This study explores value change across cohorts for a multinational population sample. Employing a diffusion-of-innovations approach, we combine competing theories predicting the relationship between socioeconomic status (SES) and environmentalism: post-materialism and affluence theories, and global environmentalism theory. The diffusion argument suggests that high-SES groups first adopt pro-environmental views, but as time passes by, environmentalism diffuses to lower-SES groups. We test the diffusion argument using a sample of 18 countries for two waves (years 1993 and 2000) from the International Social Survey Project. Cross-classified multilevel modeling allows us to identify a nonlinear interaction between cohort and education, our core measure of SES, in predicting environmental concern, while controlling for age and period. We find support for the diffusion argument and demonstrate that the positive effect of education on environmental concern first increases among older cohorts and then starts to level off until a bend point is reached for individuals born around 1940 and becomes progressively weaker for younger cohorts.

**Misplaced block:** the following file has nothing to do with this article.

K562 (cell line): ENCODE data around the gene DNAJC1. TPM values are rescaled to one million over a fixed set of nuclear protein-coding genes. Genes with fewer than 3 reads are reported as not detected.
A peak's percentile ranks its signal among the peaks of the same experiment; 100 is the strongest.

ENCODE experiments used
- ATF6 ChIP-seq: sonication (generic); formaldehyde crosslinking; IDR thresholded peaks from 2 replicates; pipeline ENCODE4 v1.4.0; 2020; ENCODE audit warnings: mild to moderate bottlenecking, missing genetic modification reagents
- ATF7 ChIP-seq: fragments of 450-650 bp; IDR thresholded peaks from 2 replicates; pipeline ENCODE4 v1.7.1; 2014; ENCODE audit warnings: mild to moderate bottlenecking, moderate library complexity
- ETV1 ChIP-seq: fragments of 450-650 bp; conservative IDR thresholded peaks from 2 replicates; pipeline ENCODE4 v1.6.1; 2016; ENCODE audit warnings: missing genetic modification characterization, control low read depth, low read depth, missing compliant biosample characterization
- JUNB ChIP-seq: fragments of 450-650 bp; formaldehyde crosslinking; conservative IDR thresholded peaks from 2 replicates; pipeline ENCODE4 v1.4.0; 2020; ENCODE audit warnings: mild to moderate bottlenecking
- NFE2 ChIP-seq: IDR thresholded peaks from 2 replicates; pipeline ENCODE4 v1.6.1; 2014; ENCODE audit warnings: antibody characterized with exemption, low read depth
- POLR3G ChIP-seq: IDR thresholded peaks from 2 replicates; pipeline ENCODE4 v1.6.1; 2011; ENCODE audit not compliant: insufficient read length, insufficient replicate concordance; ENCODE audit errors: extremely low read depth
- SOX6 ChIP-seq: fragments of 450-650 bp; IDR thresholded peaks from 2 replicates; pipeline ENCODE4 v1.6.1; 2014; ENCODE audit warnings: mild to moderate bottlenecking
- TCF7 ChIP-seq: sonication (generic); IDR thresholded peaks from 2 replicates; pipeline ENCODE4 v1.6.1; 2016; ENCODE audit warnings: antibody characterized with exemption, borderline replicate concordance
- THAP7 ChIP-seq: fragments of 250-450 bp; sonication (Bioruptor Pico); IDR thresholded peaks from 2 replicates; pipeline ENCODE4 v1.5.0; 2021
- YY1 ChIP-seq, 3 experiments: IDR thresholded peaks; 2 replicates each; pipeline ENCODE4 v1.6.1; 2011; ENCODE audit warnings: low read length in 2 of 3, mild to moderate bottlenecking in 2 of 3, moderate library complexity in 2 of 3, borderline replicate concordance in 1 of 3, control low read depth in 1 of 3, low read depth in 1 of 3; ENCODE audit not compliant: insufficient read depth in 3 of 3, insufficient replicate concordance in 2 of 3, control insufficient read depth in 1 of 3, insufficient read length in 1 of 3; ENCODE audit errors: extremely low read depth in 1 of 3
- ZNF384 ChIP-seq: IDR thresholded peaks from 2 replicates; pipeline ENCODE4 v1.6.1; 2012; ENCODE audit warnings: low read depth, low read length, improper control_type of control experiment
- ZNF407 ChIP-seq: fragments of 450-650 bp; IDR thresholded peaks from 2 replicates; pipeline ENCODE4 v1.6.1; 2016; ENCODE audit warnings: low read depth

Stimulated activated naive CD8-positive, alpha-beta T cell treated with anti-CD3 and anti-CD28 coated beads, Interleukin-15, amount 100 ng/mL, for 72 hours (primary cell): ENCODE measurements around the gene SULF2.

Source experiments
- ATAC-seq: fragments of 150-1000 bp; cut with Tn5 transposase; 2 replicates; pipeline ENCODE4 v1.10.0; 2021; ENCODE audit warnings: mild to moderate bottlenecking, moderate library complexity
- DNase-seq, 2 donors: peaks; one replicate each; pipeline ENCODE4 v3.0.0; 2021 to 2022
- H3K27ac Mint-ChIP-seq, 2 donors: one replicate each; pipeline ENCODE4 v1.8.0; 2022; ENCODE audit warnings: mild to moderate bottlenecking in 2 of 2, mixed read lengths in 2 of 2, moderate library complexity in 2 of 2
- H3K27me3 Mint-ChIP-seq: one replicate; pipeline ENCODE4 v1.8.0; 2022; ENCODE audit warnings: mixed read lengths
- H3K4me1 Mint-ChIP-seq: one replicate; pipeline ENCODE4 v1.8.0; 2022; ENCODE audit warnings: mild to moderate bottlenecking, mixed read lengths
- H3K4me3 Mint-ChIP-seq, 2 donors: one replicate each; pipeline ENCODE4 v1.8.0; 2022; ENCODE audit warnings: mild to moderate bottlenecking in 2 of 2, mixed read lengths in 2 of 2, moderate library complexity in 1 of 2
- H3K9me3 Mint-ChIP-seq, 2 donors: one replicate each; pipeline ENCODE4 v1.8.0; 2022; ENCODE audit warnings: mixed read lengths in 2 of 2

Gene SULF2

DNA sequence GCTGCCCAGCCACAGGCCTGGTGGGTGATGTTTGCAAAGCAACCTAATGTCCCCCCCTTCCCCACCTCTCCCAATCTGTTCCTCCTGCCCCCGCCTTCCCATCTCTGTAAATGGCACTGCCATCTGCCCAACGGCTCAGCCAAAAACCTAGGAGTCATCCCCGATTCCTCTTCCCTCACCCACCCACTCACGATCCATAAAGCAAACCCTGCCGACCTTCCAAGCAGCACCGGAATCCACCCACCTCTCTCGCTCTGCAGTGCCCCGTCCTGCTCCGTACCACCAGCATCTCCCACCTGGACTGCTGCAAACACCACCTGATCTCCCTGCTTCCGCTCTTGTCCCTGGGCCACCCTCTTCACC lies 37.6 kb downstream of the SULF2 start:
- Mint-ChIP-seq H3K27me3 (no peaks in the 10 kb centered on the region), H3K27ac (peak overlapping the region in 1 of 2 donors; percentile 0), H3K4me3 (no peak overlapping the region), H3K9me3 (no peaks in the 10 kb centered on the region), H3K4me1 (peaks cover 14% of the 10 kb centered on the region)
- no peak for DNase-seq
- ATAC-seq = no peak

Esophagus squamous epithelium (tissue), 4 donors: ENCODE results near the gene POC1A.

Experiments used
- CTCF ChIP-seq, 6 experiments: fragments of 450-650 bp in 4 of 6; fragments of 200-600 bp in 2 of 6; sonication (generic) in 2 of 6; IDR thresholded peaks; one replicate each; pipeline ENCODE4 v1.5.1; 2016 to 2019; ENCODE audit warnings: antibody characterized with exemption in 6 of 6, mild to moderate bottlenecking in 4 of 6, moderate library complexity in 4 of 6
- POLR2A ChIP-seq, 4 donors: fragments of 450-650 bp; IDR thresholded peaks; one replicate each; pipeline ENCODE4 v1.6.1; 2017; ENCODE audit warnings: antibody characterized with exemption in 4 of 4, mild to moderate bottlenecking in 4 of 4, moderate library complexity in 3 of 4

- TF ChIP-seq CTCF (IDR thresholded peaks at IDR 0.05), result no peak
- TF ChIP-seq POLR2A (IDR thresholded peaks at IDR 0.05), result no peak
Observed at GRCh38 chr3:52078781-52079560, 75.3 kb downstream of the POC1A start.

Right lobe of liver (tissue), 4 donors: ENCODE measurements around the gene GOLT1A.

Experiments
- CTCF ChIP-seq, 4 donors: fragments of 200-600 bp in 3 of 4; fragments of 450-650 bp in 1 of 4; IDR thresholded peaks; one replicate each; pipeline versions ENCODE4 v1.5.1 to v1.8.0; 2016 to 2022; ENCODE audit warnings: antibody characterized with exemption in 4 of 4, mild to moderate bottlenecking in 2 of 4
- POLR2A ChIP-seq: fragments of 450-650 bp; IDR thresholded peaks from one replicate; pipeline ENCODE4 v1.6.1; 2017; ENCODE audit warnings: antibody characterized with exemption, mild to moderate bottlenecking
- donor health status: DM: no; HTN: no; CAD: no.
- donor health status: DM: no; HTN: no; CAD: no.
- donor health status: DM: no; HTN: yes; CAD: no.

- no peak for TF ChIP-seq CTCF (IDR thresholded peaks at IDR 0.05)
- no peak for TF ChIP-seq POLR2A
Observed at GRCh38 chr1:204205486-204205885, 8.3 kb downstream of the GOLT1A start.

Bibliographical noteFunding Information:
Acknowledgments This project received funding and administrative support from the University of Colorado Population Center (NICHD R21 HD051146). Special thanks to five anonymous reviewers for insightful comments and helpful suggestions on earlier drafts of this manuscript. We also thank Nancy D. Mann for her careful editing.
- Affluence hypothesis
- Cohort change
- Environmental concern
- Post-materialist hypothesis